Story by Lehia Apana | Photo by Ryan Siphers
TITLE: Field Crew Leader, Maui Invasive Species Committee (M.I.S.C.)
ENDANGERING SPECIES: Several nights a week, Aja Akuna goes hunting. Donning a headlamp and equipped with a sprayer and 1,000 gallons of citric acid mixture, she combs through the darkness in search of public enemy number one: the illusive and invasive coqui frog.
This teeny amphibian has overwhelmed large swathes of the Big Island, threatening fragile ecosystems by gorging on insects that are food for many native birds. The frogs are also a potential food source if (some say when) brown tree snakes are accidentally introduced to Hawai‘i. Plus, they’re downright annoying. A single male frog can emit an eighty- to ninety-decibel shriek, roughly as loud as a blender or garbage disposal.
Akuna’s five-person team is tasked with controlling Maui’s coqui frog population, mostly in Māliko Gulch on Maui’s north shore. “It’s so loud down there that you’ll get a headache — you can’t escape it,” Akuna says.
What do they sound like?
Play video to listen to coqui frogs recorded in Maliko Gulch.
KILLING THEM SOFTLY: The team uses high-pressure hoses to douse the landscape with citric acid, a common food additive that the EPA deems safe for environmental use. For more targeted sweeps, there are handheld and backpack sprayers. “Sometimes we’re working at manicured mansions to get rid of a few frogs; other times we’re in a gulch packed with strawberry guava, cane grass, and all kinds of other stuff you don’t want to be going through,” says Akuna, adding that rough terrain means that the crew must forge a path with chainsaws and machetes to reach their target.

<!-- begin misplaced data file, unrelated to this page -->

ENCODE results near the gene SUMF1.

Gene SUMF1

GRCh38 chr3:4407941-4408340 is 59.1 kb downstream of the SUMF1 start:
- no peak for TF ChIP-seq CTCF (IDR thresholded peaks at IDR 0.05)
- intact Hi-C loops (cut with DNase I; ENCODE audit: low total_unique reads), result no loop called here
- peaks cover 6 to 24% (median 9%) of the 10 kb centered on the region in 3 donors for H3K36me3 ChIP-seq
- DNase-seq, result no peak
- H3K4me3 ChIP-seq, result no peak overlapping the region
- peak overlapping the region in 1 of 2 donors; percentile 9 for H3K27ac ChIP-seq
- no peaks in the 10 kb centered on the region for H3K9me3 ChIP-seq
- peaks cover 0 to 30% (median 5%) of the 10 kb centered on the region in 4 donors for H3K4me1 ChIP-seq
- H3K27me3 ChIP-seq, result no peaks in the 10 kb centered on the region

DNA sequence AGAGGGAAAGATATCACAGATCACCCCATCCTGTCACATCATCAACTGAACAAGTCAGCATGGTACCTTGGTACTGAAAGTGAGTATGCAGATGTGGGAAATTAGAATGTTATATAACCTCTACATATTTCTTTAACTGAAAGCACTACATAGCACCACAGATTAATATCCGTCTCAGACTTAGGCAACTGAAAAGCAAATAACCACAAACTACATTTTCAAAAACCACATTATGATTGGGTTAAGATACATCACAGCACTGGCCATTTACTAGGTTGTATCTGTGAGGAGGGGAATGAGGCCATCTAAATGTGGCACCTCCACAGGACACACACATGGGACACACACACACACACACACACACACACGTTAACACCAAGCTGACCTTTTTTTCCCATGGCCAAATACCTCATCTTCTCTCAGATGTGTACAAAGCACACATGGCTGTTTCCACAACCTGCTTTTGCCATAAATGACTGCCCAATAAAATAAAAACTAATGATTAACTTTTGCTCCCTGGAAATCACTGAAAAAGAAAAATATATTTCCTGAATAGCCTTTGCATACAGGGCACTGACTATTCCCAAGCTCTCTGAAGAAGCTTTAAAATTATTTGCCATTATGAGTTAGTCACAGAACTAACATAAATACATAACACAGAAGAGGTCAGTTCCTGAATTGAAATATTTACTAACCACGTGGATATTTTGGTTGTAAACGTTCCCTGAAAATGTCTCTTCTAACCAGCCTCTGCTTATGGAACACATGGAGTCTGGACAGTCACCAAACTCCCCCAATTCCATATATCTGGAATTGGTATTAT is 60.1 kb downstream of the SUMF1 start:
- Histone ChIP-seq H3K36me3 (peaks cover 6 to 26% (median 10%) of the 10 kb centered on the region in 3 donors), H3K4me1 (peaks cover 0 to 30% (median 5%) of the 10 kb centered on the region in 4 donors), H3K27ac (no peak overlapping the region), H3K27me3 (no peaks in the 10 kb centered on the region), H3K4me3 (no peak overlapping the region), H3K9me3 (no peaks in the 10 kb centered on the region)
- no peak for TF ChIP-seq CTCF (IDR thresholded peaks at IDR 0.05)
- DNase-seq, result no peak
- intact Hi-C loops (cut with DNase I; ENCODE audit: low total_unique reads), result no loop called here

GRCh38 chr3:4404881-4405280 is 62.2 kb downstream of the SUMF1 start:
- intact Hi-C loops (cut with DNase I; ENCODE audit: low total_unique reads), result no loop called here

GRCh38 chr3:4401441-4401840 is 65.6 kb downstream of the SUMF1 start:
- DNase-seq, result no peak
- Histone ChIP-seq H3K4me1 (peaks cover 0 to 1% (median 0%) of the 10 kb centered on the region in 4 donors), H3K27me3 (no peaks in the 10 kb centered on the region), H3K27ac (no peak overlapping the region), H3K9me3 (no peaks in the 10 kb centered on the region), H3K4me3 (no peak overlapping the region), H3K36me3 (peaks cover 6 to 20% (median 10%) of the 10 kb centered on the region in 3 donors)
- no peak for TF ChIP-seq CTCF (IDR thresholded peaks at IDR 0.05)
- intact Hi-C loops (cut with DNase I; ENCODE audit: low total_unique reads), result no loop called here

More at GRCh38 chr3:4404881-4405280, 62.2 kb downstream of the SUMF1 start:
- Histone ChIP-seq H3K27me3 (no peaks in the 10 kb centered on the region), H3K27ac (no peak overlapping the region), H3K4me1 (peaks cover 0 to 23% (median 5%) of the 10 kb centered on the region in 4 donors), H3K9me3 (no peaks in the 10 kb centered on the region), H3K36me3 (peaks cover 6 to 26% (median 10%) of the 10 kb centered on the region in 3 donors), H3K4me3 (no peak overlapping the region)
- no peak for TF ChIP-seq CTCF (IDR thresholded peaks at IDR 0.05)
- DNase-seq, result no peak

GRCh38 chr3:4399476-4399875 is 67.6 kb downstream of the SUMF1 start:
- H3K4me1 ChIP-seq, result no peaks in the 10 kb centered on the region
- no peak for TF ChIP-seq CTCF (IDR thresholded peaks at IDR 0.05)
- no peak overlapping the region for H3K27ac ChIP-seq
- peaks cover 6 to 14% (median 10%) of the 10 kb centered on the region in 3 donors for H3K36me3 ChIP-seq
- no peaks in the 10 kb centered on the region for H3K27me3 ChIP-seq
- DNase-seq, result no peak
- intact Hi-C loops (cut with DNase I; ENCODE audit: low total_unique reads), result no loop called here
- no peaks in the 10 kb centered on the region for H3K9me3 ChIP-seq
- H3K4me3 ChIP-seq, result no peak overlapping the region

The frogs have no natural predator in the Islands, and a single female can produce up to seventy-five eggs every two or three months.
“It’s a physical job, but the mental part is even tougher,” Akuna says. “We’ve worked in areas where it seems like we’ve gotten the frogs under control, only to come back later and have it sound just like it did before.”
CRITICAL MASS: While the Māliko Gulch area is the greatest threat, Akuna and her team have been following the tiny croaker across the island.
“We’ve cleared areas from Nāpili to Hāna and everywhere between. If it wasn’t for MISC, there would be frogs everywhere,” she says, before offering a warning: “We’re at a critical point right now where we really need to take control of the situation, but I’m hopeful. I wouldn’t be here if I didn’t think we were making a difference.”